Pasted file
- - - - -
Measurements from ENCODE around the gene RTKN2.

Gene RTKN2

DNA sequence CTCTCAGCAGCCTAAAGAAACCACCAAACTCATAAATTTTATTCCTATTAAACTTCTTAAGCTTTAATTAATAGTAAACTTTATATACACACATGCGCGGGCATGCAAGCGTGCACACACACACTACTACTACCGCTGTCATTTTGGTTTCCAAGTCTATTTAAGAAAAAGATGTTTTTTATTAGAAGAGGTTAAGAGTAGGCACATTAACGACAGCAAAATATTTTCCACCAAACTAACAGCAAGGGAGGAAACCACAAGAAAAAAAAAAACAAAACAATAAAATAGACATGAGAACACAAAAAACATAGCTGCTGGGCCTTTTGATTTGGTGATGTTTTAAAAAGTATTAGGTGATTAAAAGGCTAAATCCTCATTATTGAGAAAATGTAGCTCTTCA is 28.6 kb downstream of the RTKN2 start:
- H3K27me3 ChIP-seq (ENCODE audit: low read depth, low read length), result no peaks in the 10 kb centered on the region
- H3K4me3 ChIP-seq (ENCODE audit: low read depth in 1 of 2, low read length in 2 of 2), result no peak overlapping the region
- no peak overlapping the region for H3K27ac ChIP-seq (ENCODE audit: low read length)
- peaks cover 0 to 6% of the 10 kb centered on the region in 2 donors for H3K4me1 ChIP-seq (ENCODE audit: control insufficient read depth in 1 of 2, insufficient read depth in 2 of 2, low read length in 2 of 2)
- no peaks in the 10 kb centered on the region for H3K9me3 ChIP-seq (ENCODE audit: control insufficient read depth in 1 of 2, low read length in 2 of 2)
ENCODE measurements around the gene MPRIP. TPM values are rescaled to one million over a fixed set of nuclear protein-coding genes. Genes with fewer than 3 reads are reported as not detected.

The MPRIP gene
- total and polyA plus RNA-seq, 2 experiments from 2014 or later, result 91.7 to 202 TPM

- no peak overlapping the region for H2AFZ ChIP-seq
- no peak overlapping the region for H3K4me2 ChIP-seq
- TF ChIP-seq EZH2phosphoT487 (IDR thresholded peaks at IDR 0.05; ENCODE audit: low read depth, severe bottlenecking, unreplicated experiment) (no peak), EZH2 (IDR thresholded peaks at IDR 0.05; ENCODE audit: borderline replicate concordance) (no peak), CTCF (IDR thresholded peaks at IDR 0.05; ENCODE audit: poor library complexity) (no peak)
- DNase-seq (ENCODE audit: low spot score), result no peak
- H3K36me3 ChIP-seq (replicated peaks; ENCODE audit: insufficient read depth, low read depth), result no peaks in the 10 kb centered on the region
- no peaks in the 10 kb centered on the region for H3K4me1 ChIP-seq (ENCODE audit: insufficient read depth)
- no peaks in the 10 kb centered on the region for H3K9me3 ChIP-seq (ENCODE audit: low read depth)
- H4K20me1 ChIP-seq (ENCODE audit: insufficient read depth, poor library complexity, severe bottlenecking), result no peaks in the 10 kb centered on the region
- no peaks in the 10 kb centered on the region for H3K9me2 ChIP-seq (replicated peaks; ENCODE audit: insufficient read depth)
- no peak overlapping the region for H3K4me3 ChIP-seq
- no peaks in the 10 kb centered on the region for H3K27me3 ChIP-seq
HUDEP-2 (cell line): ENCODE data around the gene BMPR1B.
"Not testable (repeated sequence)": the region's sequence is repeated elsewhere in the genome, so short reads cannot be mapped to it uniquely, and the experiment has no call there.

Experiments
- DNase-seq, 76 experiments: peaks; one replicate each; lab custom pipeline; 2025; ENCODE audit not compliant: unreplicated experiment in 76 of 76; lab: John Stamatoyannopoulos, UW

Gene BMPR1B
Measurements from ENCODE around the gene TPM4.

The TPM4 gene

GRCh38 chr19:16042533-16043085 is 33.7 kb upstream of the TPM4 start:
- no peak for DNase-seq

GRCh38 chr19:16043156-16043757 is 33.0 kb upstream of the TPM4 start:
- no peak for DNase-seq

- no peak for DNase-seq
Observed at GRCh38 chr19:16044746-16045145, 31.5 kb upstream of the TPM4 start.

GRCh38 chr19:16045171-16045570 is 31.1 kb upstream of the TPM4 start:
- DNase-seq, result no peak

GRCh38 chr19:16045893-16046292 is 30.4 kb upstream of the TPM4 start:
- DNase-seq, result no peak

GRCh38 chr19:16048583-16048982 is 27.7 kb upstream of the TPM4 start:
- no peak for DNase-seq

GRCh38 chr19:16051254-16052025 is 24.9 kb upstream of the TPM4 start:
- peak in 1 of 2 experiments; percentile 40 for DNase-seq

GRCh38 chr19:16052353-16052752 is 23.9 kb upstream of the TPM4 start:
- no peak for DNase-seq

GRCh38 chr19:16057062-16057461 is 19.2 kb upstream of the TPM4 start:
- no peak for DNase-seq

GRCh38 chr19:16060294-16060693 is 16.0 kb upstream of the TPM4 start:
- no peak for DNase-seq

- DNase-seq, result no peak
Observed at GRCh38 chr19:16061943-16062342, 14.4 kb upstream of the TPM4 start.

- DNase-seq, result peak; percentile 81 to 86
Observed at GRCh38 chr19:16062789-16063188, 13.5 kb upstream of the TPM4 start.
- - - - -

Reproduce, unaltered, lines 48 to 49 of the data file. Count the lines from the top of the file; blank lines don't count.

GRCh38 chr19:16060294-16060693 is 16.0 kb upstream of the TPM4 start:
- no peak for DNase-seq